The Good God and the “Problem” of Evil (3)

no-other-macarthur-2017We conclude tonight our look at chapter three of John MacArthur’s recent book None Other: Discovering the God of the Bible (Reformation Trust, 2017). In this chapter MacArthur presents the biblical reply to the perennial question of how the good and powerful God of the Christian faith relates to all the evil, pain, and suffering in the world.

Last time we looked at this chapter we saw how the author explained that God is absolutely sovereign over all things, including evil – evil events, evil people, and evil angels (Satan and his host – he points to Job and Peter as biblical examples). But we also said we would return to hear his answer to the questions of why and to what end or purpose God determines and controls evil. In his own words, “Why did God permit evil in the first place? Why does He sovereignly, willingly allow it to keep infecting and distorting His creation? In His unfolding, preordained plan, what is the presence of evil accomplishing?”

To which he answers in the first place:

In his epistle to the Romans, Paul gives us the answer. He writes, ‘If our unrighteousness demonstrates the righteousness of God, what shall we say?’ (Rom.3:5). Our unrighteousness demonstrates (Greek sunistemi) the righteousness of God.

…Unrighteousness therefore puts God’s righteousness on display. Paul again says, ”But God demonstrates His own love toward us, in that while were were yet sinners, Christ died for us’ (Rom.5:8). The presence of sin allows God to demonstrate His righteousness and love. How else could He show the character of His great love that rescues enemies and sinners if there were no enemies and sinners? ‘What if God, although willing [i.e., determining] to demonstrate [Greek endeiknumi] His wrath and to make His power known, endured with much patience vessels of wrath prepared for destruction?’ (Rom.9:22). He demonstrates His righteousness against the backdrop of sin and evil, showing, by contrast, how utterly holy He is. God demonstrates His love at a level that would have been impossible without sin. We see and appreciate the radiance of God’s love more, having endured the darkness and distress of a universe cursed by evil. ‘The people who walk in darkness will see a great light; those who live in a dark land, the light will shine on them’ (Isa.9:2). The presence of evil provided the perfect opportunity for God to display His wrath and justice along with His redeeming grace and infinite mercy, as He loved sinners enough to send His Son to die in their place.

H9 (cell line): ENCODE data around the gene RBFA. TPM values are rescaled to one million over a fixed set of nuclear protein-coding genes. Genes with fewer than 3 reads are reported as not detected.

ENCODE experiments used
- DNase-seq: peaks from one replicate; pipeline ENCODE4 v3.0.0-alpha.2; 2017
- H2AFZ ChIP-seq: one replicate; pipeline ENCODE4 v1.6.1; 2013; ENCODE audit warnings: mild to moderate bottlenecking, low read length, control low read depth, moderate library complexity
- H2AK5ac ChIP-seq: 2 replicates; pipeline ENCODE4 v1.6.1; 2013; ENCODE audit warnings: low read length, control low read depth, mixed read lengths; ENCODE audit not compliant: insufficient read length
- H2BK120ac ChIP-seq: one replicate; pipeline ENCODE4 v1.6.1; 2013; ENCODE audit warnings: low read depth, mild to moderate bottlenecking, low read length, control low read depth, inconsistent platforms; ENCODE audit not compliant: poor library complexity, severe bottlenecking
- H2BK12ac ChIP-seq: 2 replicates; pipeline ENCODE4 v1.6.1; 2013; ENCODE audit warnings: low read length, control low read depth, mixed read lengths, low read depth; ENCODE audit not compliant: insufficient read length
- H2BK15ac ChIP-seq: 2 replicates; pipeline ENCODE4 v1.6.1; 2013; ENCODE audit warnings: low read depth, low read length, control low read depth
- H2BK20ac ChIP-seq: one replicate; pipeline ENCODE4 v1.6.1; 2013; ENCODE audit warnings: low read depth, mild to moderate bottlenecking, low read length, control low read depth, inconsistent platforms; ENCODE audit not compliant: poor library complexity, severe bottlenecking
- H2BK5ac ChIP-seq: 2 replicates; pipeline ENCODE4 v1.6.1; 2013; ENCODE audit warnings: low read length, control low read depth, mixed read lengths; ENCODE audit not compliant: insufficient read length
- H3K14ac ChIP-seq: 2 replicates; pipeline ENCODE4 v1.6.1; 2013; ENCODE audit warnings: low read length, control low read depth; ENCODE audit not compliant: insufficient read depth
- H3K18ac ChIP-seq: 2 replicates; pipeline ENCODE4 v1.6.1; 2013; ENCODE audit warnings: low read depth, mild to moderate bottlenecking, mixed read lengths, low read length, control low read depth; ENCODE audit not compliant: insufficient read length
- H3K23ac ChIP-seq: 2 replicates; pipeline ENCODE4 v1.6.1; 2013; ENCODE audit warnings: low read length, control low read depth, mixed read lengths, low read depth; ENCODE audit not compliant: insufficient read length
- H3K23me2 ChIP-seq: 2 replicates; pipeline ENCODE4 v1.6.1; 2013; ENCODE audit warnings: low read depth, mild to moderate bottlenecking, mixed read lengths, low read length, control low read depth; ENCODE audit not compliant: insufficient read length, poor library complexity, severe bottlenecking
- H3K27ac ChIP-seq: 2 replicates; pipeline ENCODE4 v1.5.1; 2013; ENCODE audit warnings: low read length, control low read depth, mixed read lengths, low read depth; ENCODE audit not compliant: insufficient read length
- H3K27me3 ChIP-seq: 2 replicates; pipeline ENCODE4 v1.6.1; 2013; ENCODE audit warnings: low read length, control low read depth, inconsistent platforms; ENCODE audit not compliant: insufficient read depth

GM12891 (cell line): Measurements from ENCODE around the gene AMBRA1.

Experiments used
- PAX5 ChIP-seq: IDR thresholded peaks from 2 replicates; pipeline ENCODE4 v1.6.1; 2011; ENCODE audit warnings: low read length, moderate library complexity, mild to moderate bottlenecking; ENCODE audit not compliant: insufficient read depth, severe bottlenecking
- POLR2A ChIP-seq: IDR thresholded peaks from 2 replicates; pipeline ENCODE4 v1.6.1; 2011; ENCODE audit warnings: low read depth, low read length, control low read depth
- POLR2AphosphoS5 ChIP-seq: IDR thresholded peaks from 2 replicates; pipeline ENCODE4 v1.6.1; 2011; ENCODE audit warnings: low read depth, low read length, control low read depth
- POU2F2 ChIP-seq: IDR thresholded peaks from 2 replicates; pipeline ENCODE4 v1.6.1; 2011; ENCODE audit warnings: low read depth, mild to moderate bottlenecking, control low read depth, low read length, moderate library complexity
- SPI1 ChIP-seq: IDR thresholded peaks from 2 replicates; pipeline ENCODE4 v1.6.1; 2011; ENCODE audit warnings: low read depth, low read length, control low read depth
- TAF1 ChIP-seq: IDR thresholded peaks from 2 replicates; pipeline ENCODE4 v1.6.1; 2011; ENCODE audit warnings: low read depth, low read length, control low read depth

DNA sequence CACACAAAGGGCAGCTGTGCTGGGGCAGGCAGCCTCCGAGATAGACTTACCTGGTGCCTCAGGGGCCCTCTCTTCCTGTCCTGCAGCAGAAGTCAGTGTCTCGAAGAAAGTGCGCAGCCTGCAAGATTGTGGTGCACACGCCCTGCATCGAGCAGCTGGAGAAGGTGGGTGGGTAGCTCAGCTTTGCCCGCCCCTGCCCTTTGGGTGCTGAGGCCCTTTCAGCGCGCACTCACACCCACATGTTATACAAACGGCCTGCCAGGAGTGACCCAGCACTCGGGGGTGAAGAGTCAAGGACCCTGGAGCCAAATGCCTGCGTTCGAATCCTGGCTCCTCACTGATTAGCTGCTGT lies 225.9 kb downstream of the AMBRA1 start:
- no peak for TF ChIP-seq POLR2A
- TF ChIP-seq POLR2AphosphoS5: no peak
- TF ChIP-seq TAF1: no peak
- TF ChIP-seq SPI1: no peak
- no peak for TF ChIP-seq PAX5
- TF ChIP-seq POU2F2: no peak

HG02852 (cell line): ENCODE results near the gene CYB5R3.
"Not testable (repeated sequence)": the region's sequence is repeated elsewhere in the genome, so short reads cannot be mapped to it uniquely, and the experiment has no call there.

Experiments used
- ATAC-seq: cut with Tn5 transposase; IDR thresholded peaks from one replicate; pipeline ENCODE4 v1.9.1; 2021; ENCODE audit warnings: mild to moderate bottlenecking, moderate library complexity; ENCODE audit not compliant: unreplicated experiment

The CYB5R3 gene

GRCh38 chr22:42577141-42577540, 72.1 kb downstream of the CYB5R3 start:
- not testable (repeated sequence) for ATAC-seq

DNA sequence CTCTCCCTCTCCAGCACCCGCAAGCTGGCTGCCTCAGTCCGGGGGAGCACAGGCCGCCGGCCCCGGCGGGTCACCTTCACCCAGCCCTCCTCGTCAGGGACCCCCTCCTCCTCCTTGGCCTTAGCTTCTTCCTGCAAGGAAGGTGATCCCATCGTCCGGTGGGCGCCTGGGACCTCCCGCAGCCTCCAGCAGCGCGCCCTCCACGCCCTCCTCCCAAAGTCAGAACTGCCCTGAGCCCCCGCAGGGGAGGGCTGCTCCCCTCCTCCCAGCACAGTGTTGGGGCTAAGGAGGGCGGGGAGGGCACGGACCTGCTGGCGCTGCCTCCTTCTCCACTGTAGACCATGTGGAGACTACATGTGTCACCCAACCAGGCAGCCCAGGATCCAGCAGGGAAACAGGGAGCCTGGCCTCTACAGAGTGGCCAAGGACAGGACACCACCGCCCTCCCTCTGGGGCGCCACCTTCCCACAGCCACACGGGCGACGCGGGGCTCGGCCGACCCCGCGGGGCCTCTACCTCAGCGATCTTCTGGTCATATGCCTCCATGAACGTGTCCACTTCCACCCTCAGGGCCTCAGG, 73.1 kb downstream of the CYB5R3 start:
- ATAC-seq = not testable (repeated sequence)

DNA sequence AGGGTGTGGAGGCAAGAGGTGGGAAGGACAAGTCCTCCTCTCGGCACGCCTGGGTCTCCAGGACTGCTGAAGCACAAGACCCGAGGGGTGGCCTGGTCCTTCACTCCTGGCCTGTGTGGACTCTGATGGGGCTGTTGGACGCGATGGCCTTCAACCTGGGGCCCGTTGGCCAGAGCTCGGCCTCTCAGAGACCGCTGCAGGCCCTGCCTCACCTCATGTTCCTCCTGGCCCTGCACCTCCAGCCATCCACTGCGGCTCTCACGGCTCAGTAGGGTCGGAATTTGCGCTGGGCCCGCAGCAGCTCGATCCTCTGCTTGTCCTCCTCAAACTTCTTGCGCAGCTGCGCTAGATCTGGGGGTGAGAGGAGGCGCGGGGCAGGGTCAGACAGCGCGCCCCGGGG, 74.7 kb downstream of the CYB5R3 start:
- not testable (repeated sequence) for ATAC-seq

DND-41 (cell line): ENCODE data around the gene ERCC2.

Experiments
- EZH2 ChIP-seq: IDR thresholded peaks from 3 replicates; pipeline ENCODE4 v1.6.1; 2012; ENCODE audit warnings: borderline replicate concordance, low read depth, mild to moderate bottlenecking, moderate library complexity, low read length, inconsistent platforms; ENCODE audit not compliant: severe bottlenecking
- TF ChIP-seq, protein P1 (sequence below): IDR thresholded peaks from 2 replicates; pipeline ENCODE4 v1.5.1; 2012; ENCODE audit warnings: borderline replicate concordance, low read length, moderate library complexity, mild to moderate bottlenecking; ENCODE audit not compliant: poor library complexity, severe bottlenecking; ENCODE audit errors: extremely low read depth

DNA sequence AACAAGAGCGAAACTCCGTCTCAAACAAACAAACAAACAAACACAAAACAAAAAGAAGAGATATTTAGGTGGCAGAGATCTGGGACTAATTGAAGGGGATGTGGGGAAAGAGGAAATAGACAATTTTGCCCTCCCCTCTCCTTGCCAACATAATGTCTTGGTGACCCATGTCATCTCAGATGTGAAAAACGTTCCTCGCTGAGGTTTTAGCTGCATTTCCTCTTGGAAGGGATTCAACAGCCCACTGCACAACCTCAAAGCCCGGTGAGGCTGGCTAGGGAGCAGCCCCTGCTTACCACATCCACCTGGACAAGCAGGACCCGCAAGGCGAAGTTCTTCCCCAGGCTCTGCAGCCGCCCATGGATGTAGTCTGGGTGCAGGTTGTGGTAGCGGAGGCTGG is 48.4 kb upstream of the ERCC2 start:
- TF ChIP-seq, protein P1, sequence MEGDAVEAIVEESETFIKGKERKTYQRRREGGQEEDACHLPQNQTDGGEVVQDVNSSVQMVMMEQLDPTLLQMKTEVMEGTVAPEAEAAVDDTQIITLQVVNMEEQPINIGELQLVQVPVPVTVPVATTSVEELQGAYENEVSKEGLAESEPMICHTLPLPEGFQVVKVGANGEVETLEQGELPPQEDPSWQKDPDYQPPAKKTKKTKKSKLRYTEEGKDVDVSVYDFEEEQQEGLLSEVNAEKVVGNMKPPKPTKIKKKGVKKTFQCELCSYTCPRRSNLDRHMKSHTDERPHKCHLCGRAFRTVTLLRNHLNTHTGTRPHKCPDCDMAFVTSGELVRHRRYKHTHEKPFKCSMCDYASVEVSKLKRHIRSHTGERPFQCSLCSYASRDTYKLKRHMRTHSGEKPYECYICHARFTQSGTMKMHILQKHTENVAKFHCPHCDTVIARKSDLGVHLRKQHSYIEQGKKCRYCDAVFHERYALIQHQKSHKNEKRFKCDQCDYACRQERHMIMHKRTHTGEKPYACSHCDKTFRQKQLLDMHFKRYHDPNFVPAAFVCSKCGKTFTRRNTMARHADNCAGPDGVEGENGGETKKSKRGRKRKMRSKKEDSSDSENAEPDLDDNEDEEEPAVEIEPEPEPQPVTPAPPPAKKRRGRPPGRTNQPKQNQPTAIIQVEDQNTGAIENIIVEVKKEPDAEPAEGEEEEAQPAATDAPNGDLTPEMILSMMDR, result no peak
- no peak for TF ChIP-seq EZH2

And, as he goes on to show, the second and more important reason is that God might glorify Himself. Referring again to Romans 9:22, he writes:

Literally, the verse’s phrasing is ‘God determined to demonstrate for Himself.’ God demonstrates His attributes for the sake of His own glory. Without sin, God’s wrath would never be on display. Without sinners to redeem, God’s grace would never be on display. Without evil to punish, God’s justice would never be on display. And He has every right to put Himself everlastingly on display in all the glory of all His attributes. [pp.62-63].

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